DisastersU.S. severe weather insurance losses breach $1.2 billion in March

Published 11 April 2012

The estimated economic loss of a series of natural disasters in the United States in March reached approximately $2.0 billion, while insured losses are expected to breach $1.1 billion amid more than 170,000 insurance claims

Events like this Texas wildfire pushed costs over 1 billion dollsrs // Source: ucoz.org

Aon Benfield, the global reinsurance intermediary and capital advisor of Aon plc, the other day released the latest edition of its Global Catastrophe Recap report, which reviews the natural disaster perils that occurred worldwide during March.

The report reveals that a significant severe weather outbreak affected parts of the U.S. Midwest, the Tennessee Valley, and the Southeast during the first week of March, killing at least forty-one people.

The U.S. Storm Prediction Center (SPC) cited at least sixty-five tornado touchdowns, including two EF-4 tornadoes that caused extensive damage in parts of southern Indiana, Kentucky, Tennessee, and southwest Ohio. Total economic losses were estimated at approximately $2.0 billion, while insured losses are expected to breach $1.1 billion amid more than 170,000 insurance claims.

Additional U.S. severe weather activity was recorded during the month, including a system that impacted the Great Lakes. In southeastern Michigan, an EF-3 tornado damaged or destroyed at least 207 homes in the town of Dexter. Total economic losses were estimated at $275 million, while insurers received at least 20,000 claims with payouts expected to exceed $150 million. Late in the month, another storm system resulted in at least forty-six tornado touchdowns across parts of the Plains, Midwest, and the Southeast. Tornadoes were also recorded in Indonesia and Australia.

Steve Jakubowski, president of Impact Forecasting, said: “Following an active 2011 U.S. severe weather season, the first quarter of 2012 has also proven itself to be markedly busy. Through the first three months of 2012, we have already sustained more than $1.8 billion in insured losses from convective storm events as we enter the climatologically most active severe weather months of the year. Despite the heightened activity thus far, it is nearly impossible to forecast and project losses for the rest of 2012.”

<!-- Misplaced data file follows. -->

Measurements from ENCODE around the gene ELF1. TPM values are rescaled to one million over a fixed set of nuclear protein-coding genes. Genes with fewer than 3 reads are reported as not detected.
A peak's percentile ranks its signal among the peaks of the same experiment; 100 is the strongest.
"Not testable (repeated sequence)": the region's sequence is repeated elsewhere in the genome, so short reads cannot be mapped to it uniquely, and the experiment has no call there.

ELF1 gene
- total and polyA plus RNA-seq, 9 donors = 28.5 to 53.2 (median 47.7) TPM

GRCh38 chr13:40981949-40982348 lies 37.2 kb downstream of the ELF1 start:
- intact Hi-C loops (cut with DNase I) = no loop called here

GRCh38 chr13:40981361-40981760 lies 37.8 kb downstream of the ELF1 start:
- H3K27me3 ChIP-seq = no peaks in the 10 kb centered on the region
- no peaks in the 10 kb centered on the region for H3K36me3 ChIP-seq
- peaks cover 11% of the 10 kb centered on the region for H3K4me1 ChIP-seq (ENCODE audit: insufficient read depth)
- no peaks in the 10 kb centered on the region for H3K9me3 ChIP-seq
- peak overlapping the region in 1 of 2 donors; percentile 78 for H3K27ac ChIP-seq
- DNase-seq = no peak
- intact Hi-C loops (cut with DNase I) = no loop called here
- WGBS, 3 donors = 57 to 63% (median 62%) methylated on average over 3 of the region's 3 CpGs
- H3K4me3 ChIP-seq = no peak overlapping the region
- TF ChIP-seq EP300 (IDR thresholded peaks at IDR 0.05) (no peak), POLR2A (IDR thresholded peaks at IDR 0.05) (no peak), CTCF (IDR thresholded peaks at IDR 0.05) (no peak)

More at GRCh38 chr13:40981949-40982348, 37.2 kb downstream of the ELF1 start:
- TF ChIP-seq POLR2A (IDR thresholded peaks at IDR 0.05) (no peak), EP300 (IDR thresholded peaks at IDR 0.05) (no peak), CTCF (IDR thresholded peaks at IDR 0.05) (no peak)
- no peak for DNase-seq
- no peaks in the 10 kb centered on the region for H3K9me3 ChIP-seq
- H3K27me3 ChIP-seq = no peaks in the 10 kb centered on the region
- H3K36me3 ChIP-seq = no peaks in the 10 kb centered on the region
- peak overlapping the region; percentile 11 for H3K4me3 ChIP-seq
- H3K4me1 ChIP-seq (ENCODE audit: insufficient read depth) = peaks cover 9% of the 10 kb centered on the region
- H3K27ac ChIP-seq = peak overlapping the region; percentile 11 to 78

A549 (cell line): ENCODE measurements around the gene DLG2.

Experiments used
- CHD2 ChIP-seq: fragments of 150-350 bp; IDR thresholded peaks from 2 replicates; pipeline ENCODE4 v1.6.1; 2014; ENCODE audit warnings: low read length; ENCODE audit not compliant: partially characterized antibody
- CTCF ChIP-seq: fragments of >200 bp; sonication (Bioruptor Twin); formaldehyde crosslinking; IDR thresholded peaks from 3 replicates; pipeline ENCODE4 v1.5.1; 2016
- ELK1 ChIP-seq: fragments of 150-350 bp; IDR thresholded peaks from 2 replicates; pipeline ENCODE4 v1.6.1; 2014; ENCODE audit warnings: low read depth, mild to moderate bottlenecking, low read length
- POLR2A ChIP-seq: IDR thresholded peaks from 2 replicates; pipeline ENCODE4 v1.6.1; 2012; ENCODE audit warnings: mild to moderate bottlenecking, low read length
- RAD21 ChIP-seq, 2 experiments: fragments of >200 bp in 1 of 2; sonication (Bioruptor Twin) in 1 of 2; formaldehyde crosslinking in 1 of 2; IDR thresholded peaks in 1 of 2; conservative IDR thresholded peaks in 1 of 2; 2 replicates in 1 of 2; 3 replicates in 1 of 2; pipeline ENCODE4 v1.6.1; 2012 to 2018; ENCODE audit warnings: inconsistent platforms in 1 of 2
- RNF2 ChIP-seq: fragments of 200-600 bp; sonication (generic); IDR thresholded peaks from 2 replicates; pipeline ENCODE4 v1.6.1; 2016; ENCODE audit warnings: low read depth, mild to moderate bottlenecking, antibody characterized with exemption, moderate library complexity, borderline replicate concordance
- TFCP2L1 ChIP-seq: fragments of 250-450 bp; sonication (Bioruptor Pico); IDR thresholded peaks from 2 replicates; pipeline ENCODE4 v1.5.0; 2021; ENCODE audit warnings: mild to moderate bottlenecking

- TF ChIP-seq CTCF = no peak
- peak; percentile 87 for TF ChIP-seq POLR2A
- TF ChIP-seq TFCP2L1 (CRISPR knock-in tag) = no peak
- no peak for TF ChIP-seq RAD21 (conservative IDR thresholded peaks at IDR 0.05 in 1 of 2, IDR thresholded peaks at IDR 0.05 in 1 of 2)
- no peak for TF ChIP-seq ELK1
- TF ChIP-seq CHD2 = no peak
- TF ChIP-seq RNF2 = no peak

Elsewhere during the month, a magnitude-7.4 earthquake rattled central and southern Mexico, killing at least two people. The Mexican Association of Insurance Institutions (AMIS) reported insured losses of around MXN2.07 billion ($163 million), following damage to 44,000 homes, businesses, hospitals and schools.

In other earthquake activity, a magnitude-7.1 temblor struck central Chile, and was labeled an aftershock from February 2010 magnitude-8.8 event. Total economic losses were expected to be below $100 million.

Meanwhile, in China’s Xinjiang region, a magnitude-5.8 earthquake left 36,641 people homeless and caused direct economic losses of CNY523.5 million ($82.7 million).

Flooding affected portions of Australia’s New South Wales (NSW) and Victoria between the end of February and the first half of March, killing at least two people. The Insurance Council of Australia declared a catastrophe for NSW Riverina, NSW Central West, and northern Victoria, as at least 8,914 claims were filed, with insured losses reaching  AUD108.2 million ($112.5 million).

Additional flood events during the month were recorded in parts of the Philippines, Fiji, Ecuador, Chile, Colombia, and the United States.

Cyclone Irina’s landfall led to the deaths of at least eighty-four people in Madagascar, Mozambique, and South Africa. More than 78,000 were left homeless and wide swaths of agriculture were submerged.

Also in March, Cyclone Lua made landfall in Western Australia and caused minimal damage. Total economic losses of AUD217 million ($230 million) came from lost business when Port Hedland briefly closed.